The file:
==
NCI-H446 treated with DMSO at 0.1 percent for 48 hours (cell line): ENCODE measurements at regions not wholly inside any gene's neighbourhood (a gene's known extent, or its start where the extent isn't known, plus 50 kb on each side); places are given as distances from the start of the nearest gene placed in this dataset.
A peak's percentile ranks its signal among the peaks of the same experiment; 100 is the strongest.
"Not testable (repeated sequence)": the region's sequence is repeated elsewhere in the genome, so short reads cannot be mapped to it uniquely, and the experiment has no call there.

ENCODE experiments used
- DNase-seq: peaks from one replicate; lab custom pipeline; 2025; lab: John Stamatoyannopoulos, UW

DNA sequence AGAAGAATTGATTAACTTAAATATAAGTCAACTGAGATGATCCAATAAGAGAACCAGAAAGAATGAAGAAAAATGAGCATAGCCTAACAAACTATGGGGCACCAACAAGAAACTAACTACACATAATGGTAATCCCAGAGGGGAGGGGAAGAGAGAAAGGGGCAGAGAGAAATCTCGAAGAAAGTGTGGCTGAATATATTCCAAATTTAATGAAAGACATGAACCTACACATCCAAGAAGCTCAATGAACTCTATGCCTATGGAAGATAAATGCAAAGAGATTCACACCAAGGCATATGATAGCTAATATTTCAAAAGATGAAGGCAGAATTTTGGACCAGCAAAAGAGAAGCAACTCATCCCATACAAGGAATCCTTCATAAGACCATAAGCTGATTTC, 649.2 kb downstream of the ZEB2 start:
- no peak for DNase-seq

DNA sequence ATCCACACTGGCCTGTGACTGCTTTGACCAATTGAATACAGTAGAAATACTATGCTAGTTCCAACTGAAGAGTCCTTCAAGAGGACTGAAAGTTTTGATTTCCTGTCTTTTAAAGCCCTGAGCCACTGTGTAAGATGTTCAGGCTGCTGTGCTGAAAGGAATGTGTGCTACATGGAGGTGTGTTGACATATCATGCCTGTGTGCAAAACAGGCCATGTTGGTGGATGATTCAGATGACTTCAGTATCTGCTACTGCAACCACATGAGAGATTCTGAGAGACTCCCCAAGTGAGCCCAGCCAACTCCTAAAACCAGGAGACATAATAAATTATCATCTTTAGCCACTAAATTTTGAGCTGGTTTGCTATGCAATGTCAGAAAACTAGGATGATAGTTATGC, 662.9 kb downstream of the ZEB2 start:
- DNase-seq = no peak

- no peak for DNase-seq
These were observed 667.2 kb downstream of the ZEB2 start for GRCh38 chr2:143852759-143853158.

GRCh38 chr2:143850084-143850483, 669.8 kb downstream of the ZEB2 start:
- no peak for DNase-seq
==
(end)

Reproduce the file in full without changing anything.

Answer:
NCI-H446 treated with DMSO at 0.1 percent for 48 hours (cell line): ENCODE measurements at regions not wholly inside any gene's neighbourhood (a gene's known extent, or its start where the extent isn't known, plus 50 kb on each side); places are given as distances from the start of the nearest gene placed in this dataset.
A peak's percentile ranks its signal among the peaks of the same experiment; 100 is the strongest.
"Not testable (repeated sequence)": the region's sequence is repeated elsewhere in the genome, so short reads cannot be mapped to it uniquely, and the experiment has no call there.

ENCODE experiments used
- DNase-seq: peaks from one replicate; lab custom pipeline; 2025; lab: John Stamatoyannopoulos, UW

DNA sequence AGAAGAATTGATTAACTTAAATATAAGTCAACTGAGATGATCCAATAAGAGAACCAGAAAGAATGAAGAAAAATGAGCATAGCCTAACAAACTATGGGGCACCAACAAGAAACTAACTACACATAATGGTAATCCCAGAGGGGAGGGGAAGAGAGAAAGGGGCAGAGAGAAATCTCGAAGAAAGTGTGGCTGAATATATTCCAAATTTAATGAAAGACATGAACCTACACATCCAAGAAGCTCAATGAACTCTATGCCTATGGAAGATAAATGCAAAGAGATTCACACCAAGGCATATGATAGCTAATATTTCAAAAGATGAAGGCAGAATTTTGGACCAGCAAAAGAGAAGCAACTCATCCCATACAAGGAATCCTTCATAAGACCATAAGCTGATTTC, 649.2 kb downstream of the ZEB2 start:
- no peak for DNase-seq

DNA sequence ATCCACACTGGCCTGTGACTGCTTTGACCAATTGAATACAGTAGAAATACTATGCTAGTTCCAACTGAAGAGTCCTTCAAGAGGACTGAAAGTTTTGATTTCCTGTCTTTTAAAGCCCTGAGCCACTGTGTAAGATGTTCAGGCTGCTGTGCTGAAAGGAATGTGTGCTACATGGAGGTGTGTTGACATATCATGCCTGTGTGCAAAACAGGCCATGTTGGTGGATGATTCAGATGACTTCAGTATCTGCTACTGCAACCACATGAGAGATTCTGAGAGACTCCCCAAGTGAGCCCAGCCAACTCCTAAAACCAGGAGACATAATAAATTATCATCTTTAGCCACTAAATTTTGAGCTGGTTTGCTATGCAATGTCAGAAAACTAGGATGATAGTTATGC, 662.9 kb downstream of the ZEB2 start:
- DNase-seq = no peak

- no peak for DNase-seq
These were observed 667.2 kb downstream of the ZEB2 start for GRCh38 chr2:143852759-143853158.

GRCh38 chr2:143850084-143850483, 669.8 kb downstream of the ZEB2 start:
- no peak for DNase-seq